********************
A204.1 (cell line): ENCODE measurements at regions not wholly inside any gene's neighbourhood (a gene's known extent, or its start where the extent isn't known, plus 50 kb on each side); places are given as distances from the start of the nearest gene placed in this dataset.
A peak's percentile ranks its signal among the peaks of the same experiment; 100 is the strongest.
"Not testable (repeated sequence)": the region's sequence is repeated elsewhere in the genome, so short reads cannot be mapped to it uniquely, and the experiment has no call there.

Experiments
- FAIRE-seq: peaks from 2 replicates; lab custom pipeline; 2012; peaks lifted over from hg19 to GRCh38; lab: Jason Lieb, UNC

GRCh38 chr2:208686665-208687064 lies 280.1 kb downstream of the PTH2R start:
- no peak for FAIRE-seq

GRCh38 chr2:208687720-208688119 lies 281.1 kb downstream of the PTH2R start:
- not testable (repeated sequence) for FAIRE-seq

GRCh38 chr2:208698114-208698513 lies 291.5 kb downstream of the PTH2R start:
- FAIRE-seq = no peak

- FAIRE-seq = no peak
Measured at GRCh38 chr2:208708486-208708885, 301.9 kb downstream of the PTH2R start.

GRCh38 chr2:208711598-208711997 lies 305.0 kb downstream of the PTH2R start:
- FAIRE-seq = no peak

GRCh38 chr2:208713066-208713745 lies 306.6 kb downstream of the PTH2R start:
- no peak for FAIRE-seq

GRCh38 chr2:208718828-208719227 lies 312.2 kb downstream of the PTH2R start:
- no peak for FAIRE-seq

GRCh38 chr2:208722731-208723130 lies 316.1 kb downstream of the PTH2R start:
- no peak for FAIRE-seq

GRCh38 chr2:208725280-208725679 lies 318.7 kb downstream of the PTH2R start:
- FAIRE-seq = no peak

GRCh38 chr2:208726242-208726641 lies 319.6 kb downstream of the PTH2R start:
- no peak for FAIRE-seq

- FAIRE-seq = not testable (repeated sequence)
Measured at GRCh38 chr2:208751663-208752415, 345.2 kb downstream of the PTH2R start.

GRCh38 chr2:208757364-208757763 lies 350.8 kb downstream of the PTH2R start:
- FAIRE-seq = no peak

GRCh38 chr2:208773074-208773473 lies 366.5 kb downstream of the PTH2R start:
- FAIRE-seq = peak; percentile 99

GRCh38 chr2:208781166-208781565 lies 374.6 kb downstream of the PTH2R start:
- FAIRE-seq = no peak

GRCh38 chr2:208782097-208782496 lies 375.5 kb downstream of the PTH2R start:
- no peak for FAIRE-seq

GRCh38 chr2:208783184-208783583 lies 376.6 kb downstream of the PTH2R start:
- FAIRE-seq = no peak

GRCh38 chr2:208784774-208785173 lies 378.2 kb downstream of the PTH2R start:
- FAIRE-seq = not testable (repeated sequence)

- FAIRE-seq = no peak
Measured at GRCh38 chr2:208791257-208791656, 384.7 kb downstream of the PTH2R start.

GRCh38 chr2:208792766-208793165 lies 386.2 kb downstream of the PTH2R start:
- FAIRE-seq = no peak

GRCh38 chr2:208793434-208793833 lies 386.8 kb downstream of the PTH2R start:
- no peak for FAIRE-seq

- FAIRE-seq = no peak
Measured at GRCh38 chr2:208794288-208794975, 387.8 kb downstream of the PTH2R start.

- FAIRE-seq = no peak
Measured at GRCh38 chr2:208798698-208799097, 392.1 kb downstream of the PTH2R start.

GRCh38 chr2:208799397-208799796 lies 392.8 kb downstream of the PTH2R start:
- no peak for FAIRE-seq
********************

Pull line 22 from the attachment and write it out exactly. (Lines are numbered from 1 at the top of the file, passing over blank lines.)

GRCh38 chr2:208725280-208725679 lies 318.7 kb downstream of the PTH2R start: